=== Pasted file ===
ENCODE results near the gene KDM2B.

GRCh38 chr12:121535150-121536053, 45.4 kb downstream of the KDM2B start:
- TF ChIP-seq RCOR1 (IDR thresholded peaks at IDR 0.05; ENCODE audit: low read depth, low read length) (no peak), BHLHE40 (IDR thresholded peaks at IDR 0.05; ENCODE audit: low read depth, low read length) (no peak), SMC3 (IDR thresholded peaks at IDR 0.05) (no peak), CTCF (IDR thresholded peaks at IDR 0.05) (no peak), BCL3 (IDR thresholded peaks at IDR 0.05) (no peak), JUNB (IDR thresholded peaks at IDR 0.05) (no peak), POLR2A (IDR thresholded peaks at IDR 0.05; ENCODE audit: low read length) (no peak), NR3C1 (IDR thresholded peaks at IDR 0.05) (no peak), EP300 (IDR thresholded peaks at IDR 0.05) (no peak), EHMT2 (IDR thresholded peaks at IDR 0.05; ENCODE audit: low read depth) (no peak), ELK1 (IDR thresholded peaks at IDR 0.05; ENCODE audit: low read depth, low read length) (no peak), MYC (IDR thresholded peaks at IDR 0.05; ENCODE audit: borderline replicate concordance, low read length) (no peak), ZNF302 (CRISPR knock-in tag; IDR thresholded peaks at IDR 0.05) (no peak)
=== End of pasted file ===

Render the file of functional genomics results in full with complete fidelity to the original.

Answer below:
ENCODE results near the gene KDM2B.

GRCh38 chr12:121535150-121536053, 45.4 kb downstream of the KDM2B start:
- TF ChIP-seq RCOR1 (IDR thresholded peaks at IDR 0.05; ENCODE audit: low read depth, low read length) (no peak), BHLHE40 (IDR thresholded peaks at IDR 0.05; ENCODE audit: low read depth, low read length) (no peak), SMC3 (IDR thresholded peaks at IDR 0.05) (no peak), CTCF (IDR thresholded peaks at IDR 0.05) (no peak), BCL3 (IDR thresholded peaks at IDR 0.05) (no peak), JUNB (IDR thresholded peaks at IDR 0.05) (no peak), POLR2A (IDR thresholded peaks at IDR 0.05; ENCODE audit: low read length) (no peak), NR3C1 (IDR thresholded peaks at IDR 0.05) (no peak), EP300 (IDR thresholded peaks at IDR 0.05) (no peak), EHMT2 (IDR thresholded peaks at IDR 0.05; ENCODE audit: low read depth) (no peak), ELK1 (IDR thresholded peaks at IDR 0.05; ENCODE audit: low read depth, low read length) (no peak), MYC (IDR thresholded peaks at IDR 0.05; ENCODE audit: borderline replicate concordance, low read length) (no peak), ZNF302 (CRISPR knock-in tag; IDR thresholded peaks at IDR 0.05) (no peak)